PORT ST. LUCIE, Fla. -- If Justin Turner had any lingering doubts as to the health of his right ankle, he squelched them in a series of three quick sprints on Thursday afternoon.
First, Turner doubled in one of his three at-bats in a Minor League game. Then he scored from second on a single in the same game. Then, after reporting back to the big league clubhouse and asking for an at-bat, he singled and went first-to-third on Marlon Byrd's hit.
"Everything feels pretty good," Turner said of his ankle, which he sprained while playing third base last weekend.
That's good news for the Mets, who tentatively plan to slot Turner into their Opening Day lineup. If David Wright is not fully healed from his strained left intercostal muscle by April 1, Turner is the leading candidate to start at third. More likely, Turner will play second base in place of Daniel Murphy, who is battling a straight right intercostal.
"Like I've said all along, I've played the majority of my games at second base, so that's a pretty easy transition to go back over there," Turner said. "Now, I've got a lot of games under my belt at third base, too, so I feel pretty comfortable at either one."
Precautionary injection nothing new for Marcum
PORT ST. LUCIE, Fla. -- Returning to camp on Thursday after a brief stay in New York, Mets right-hander Shaun Marcum insisted that the cortisone shot he received in his right shoulder was nothing more than a precaution.
"I feel like it's part of my Spring Training routine," Marcum said, noting that he received similar injections the past three springs. "It's precautionary to make sure everything's OK. I told [manager] Terry [Collins] and [general manager] Sandy [Alderson] I'd rather miss three days of Spring Training than miss a week or two during the season."
Marcum first approached Mets trainers about his shoulder when he noticed his velocity lacking in Saturday's start against the Marlins. Because he was already scheduled to fly to New York on his off-day to search for a place to live, Marcum met with team orthopedist David Altchek at the Hospital for Special Surgery.
Altchek administered an MRI exam, which revealed no structural damage. But Marcum still received a cortisone injection for what the Mets called an impingement in his shoulder.
The right-hander classified his shoulder discomfort as "pretty much the same issue" that sidelined him for three weeks last spring, but he stopped short of calling it painful.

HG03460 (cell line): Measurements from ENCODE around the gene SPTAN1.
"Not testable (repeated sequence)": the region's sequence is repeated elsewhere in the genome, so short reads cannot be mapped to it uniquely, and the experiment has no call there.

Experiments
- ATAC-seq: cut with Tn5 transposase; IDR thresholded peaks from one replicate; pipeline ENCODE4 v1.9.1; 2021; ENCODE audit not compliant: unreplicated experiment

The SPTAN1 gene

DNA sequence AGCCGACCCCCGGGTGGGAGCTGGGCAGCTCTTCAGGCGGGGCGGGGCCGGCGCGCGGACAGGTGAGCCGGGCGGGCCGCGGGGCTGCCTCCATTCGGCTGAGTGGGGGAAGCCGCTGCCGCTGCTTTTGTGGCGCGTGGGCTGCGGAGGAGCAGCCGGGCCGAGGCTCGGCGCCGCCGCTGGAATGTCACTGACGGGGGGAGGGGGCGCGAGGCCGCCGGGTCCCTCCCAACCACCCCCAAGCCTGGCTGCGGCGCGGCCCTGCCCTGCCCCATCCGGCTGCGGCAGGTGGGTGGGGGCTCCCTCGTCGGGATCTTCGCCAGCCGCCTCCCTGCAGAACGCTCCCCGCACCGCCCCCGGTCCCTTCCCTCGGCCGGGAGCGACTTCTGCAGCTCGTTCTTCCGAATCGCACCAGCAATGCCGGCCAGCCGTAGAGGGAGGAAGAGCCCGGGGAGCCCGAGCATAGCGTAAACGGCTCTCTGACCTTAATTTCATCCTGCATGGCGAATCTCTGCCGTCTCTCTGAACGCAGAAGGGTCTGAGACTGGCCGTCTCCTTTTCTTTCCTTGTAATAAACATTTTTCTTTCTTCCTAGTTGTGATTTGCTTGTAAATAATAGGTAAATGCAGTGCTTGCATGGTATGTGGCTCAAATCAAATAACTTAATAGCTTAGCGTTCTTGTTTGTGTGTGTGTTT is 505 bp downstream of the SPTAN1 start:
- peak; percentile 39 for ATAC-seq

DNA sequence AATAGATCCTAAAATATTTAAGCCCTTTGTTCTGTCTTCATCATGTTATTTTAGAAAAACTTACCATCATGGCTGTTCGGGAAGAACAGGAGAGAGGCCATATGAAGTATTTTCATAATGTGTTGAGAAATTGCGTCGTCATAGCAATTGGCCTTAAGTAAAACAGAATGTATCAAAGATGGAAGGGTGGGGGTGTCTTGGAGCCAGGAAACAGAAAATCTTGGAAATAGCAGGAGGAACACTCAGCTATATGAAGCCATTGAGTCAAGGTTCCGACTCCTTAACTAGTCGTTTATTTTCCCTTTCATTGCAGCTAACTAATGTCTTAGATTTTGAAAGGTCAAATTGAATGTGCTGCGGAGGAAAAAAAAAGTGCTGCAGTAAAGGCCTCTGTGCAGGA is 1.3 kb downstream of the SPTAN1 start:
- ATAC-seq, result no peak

"As far as pain, not really," Marcum said. "Stiffness, not really. My shoulder flexibility, range of motion, I was a little tighter than I had been prior to that. It's just something we decided to get checked out."
Marcum insisted that the issue will not prevent him from opening the season in the rotation, tentatively debuting in the Mets' second game, against the Padres at Citi Field on April 3.
"I feel strong," Marcum said. "I do. It's just something that, looking back at my last start, my velocity was down a little bit. I said something to the trainers. They really didn't even want to do the injection. I had to talk them into it."
Back with Mets, Bones proud of P.R.'s run
PORT ST. LUCIE, Fla. -- Calling his time at the World Baseball Classic "a heck of an experience," Mets bullpen coach Ricky Bones hopes Team Puerto Rico will be able to parlay its Classic success into increased interest in Puerto Rican baseball.
"It was awesome," Bones said after serving as the pitching coach for Puerto Rico, which advanced to Tuesday's final at AT&T Park but fell to the Dominican Republic, 3-0. "All in all, it was a great show, and even better that our guys were able to play up to their potential. They were able to execute and take us all the way to the finals. That was excellent."
Though Puerto Rico fell short of the title, Bones hopes his country's underdog run will rekindle local interest in the sport. The legendary Liga de Béisbol Profesional Roberto Clemente has battled declining attendance and revenues in recent years, due in part to increased interest in other sports such as basketball.
Puerto Rico's Classic run can only help return some attention to baseball.
"Anybody can say it was disappointing when you come in second place," Bones said. "But overall, it was great. It was a great experience. We weren't expected to go that far. Talent-wise, we were maybe second. But everybody performed to their potential, to the max, and we were able to take it all the way to the finals. It was excellent. There's no other way to describe it."